On the other end, an “as is, where is” trade would likely not include such representations or any right to refund in the event of a claim impairment. In the middle, a typical “limited recourse” trade would likely include negotiated representations and may also include a right to refund—but only in the event of a final order that fixes the claim amount below the amount represented by the seller.
Finally, the third bucket of representations and warranties contains statements unique to specific industries, cases, debtors, claims, or counterparties. The statements are tied to items of due diligence or developments in the underlying bankruptcy proceedings.
Indemnification is hotly negotiated in bankruptcy claims trading agreements. Under New York law, a prevailing litigant is not automatically entitled to recover attorney’s fees. Purchasers often seek to include an indemnity provision which permits reimbursement for losses and expenses — including attorneys’ fees — resulting from or related to claim impairment or breach of representation by the seller. Additionally, purchasers attempt to add an express indemnity in the event of attempted claw back of payments or distributions by the estate or a third party, perhaps a liquidator or receiver.
Generally speaking, sophisticated entities enter into bankruptcy claims trading transactions. It is customary for each party to give a “big boy” style representation. For example, each party states for the record that it had adequate information and did not rely on the other party in any way except for express representations made in the agreement.
Although the issue has yet to be fully determined by the courts, most market participants and their advisors take the position that bankruptcy claims are not “securities” subject to federal securities laws. Accordingly, it is typical to see so-called “MNPI” language in claim purchase agreements. That is, each party waives the right to assert a claim against the other party for failure to disclose material, non-public information regarding the claims, the debtors, or the underlying bankruptcy case.
Following the lengthy and often contentious discussions on representations, warranties and indemnification, the final third of most claim purchase and sale agreements is typically less heavily negotiated. Nevertheless, there are several important areas that merit further discussion.
Most agreements contain a section of post-closing covenants and further assurances. While these are generally broad and require the parties to ordinarily act in a commercially reasonable manner going forward, in certain circumstances parties may need to be specific as to what can (or cannot) be done in the future. Typically included here is language obligating the seller to pass along any claim distributions or notices/information on account of the claims it may receive after the closing date to the buyer, and also to vote or otherwise take direction with respect to the claims solely in accordance with the buyer’s instructions. If the underlying claim is not yet allowed, the agreement may include provisions regarding who is responsible (and, more importantly, who bears the cost) of any defense of the claim. Note, most purchasers will look for the seller to bear this cost.
In many agreements there is a provision which states that the purchaser is entitled to the entire “purchased claim” even if such claim ends up being allowed in an amount higher than as originally filed by the seller. A savvy seller could push back here and seek a “true up” payment from the purchaser for any such “excess” claim allowance. Also, most agreements recite that a claims purchaser is free to subsequently sell or otherwise transfer the claims without notice to or consent from the seller. Again, a seller may look to limit such freedoms on the part of the purchaser—and may seek to permit such further transfers only upon seller’s written consent.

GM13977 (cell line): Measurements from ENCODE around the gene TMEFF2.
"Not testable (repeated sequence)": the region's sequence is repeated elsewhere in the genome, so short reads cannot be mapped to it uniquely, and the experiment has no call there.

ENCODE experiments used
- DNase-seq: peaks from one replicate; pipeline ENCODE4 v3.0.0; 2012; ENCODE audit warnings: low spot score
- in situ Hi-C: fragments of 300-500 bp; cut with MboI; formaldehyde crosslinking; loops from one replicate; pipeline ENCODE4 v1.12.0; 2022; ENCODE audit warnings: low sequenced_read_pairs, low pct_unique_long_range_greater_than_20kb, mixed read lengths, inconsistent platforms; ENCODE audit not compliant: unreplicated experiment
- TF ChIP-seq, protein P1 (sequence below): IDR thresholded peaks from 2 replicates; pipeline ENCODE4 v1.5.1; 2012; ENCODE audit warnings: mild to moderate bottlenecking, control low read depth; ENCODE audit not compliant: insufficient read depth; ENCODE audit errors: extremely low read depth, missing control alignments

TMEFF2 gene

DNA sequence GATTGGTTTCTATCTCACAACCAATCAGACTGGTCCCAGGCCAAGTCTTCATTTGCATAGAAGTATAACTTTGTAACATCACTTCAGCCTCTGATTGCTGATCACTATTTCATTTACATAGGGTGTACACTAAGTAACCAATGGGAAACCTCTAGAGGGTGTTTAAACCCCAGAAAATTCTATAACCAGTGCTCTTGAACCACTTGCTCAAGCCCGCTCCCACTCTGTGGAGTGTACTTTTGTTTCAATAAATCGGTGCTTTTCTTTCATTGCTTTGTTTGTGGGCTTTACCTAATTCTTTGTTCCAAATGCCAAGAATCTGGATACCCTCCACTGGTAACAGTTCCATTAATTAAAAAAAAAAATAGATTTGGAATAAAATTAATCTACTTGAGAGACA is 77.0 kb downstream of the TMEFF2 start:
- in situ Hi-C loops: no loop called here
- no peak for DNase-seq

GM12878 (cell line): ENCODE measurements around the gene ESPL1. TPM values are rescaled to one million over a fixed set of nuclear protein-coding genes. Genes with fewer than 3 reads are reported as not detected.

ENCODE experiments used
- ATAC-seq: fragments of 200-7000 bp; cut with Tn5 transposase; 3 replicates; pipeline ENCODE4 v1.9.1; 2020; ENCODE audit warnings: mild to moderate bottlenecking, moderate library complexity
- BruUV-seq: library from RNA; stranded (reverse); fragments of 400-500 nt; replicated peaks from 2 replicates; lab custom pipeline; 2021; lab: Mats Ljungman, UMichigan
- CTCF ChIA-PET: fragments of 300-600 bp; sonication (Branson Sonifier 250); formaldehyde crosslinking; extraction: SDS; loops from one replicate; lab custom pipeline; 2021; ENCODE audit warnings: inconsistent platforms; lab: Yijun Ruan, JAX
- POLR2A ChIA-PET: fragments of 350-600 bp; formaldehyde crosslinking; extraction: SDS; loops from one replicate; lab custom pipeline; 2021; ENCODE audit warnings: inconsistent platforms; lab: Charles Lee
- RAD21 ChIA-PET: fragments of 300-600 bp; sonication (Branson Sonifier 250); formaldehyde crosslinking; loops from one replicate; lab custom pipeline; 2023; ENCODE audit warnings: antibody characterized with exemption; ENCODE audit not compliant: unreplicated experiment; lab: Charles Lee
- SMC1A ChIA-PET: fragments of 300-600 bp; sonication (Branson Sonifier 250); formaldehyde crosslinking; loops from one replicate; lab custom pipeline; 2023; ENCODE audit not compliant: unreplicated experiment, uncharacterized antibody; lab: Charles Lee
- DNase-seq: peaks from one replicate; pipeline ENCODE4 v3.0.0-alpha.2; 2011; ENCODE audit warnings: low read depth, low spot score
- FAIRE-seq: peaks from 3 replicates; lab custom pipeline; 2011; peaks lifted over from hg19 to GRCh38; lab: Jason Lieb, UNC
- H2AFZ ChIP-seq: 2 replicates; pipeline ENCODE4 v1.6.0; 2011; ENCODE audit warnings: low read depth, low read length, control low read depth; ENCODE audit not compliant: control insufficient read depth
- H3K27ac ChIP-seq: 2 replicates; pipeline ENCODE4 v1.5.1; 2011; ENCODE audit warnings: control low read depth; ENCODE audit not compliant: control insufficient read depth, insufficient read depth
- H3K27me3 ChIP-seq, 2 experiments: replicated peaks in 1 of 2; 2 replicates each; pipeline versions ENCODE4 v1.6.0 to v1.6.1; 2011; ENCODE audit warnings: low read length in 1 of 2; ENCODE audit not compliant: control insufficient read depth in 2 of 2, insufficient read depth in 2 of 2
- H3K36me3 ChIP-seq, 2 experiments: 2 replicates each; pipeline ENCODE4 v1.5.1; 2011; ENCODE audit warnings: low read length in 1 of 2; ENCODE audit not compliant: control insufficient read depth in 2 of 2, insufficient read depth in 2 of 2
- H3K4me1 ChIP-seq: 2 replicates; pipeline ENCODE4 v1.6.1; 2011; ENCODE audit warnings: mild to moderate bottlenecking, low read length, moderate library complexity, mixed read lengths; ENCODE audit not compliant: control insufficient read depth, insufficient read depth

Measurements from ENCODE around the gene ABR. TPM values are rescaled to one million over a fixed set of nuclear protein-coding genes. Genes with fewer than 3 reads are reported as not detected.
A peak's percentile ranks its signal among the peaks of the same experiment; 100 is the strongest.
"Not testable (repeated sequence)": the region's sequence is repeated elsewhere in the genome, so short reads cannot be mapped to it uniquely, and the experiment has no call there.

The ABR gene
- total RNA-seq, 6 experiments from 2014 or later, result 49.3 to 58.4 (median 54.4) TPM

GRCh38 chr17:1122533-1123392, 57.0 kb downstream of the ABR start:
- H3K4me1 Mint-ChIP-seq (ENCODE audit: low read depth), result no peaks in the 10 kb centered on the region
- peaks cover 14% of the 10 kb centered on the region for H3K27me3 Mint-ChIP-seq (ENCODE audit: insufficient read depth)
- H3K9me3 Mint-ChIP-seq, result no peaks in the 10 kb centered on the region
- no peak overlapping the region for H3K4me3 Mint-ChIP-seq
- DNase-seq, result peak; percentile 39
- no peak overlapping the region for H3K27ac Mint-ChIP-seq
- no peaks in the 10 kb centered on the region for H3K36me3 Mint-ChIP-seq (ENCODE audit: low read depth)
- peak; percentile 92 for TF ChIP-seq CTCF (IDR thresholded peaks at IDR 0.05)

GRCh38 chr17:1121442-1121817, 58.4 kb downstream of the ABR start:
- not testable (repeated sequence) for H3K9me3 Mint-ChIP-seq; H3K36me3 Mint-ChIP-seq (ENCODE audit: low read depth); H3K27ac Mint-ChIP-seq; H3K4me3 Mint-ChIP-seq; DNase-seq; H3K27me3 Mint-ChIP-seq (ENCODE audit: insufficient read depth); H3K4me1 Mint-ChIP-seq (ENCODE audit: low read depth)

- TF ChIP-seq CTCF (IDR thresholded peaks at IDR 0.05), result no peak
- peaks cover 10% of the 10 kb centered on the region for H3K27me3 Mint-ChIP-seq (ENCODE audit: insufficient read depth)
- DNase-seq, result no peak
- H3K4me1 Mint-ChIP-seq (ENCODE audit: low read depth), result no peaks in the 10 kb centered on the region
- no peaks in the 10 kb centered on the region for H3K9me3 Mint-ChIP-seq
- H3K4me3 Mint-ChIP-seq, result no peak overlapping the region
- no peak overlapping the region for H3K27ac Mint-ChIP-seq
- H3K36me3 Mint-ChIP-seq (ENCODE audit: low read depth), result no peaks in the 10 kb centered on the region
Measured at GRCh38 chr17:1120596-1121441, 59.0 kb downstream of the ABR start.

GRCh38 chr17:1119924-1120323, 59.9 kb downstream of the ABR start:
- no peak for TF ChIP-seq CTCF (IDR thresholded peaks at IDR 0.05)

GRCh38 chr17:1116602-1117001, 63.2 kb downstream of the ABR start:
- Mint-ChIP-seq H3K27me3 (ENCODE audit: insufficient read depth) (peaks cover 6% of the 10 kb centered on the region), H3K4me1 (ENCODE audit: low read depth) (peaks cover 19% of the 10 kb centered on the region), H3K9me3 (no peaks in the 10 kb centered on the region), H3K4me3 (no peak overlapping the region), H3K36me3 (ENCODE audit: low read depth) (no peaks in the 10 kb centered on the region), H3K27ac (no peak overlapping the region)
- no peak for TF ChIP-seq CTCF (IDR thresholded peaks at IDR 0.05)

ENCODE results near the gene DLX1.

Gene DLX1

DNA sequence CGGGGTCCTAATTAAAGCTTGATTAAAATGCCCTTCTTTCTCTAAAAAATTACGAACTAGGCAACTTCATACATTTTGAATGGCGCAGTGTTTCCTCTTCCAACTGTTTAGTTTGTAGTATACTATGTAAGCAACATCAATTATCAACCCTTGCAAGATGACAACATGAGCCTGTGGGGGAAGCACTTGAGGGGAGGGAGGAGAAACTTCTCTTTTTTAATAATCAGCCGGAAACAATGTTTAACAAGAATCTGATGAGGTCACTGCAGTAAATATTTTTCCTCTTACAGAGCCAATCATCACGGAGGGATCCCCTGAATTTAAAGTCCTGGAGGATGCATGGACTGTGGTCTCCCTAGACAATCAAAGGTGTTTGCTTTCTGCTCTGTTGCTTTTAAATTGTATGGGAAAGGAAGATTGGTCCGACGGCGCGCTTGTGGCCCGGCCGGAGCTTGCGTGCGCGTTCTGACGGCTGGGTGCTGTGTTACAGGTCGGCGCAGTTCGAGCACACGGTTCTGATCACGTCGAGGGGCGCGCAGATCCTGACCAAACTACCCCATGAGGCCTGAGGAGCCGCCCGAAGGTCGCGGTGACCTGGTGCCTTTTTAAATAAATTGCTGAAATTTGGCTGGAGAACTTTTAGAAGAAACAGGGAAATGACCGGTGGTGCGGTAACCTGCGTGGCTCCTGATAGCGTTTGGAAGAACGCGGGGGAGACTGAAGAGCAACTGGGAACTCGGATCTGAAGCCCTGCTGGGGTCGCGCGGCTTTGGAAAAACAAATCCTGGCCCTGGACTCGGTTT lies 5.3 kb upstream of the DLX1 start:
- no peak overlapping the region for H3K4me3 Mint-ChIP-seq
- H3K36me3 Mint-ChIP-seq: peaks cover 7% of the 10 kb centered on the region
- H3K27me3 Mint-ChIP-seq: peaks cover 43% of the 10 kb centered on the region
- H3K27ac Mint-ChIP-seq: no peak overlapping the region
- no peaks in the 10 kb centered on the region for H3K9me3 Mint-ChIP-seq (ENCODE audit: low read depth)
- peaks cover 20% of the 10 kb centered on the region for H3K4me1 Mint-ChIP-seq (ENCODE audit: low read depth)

Subject to FRBP 3001(e) as discussed further below, it is market for most claim purchase and sale agreements to contain strict confidentiality provisions.
While parties are free to choose the governing law of their contract, most claims purchase and sale agreements are governed by New York law, with consent to jurisdiction in the federal district court located in Manhattan. Finally, in most circumstances parties agree to waive their rights to a jury trial in the event of any dispute regarding the contract.
Once the agreement is final, the parties exchange a funding memo and file a transfer notice with the bankruptcy court pursuant to FRBP 3001(e) under the Bankruptcy Code. The court requires basic information, including names and addresses of the parties along with the amount and claim number of the claim assigned. Parties need not publicly disclose the purchase price. FRBP 2019 does, however, require certain disclosures about the economic interests of creditors in bankruptcy cases.
Depending on the type of claim, underlying jurisdiction of the case, or complexity of the transaction, there may be supplementary documentation that the parties still need to execute and exchange. These include escrow agreements, powers of attorney, or proxy forms.
[Editors’ Note: To learn more about this and related topics, you may want to attend the following on-demand webinars (which you can listen to at your leisure and each includes a comprehensive customer PowerPoint about the topic):
This is an updated version of an article originally published on June 12, 2017, and previously updated December 9, 2020. It was recently edited by Nora Willi]
©2022. DailyDACTM, LLC d/b/a/ Financial PoiseTM. This article is subject to the disclaimers found here.
Timothy C. Bennett joined Fulcrum in 2017 after nearly fourteen years of law firm experience. Most recently, he was senior counsel with Seyfarth Shaw and the leader of that firm’s Global Distressed, Illiquid and Special Situations Trading practice. Prior to that role, he was an associate in the New York office of the global law…